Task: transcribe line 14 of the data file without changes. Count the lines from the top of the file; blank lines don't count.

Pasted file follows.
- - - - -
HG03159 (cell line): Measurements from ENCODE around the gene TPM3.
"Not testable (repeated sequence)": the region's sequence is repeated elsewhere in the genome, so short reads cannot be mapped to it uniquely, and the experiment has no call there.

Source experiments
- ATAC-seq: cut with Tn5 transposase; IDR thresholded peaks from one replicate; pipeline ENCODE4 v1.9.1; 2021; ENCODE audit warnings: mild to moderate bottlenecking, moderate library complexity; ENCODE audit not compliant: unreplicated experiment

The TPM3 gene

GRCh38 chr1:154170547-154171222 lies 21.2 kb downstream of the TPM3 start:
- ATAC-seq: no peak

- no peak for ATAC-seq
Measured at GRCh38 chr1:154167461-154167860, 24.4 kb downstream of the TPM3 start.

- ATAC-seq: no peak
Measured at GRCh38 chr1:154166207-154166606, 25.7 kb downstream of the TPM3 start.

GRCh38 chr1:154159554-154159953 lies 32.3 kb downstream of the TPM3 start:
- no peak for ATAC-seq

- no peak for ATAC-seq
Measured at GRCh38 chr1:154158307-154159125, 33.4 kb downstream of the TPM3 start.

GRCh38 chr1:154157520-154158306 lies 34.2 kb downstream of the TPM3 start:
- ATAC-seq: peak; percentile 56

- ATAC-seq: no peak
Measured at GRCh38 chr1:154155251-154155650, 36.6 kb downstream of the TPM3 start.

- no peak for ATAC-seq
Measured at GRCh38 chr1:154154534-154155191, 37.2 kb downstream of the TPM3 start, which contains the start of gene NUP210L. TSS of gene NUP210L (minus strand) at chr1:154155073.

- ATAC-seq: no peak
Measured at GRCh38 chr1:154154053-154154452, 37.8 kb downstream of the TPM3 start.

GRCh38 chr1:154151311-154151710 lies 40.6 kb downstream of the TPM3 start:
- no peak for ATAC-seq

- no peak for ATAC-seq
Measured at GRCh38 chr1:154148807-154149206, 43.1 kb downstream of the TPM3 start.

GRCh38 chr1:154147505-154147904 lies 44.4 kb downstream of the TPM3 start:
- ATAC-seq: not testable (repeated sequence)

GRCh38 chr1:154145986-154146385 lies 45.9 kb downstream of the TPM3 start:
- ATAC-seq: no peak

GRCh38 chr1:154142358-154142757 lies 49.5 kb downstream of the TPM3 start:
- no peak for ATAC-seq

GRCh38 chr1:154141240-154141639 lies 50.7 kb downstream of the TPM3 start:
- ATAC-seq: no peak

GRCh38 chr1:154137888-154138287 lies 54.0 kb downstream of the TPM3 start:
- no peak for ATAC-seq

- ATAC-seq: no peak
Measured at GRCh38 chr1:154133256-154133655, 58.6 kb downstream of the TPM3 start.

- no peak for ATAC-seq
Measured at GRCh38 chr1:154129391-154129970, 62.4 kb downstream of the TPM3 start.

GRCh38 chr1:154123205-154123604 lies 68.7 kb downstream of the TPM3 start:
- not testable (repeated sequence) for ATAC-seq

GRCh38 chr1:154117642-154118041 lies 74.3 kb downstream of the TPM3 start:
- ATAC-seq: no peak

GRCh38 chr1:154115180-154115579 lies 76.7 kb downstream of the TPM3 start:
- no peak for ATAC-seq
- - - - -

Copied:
- no peak for ATAC-seq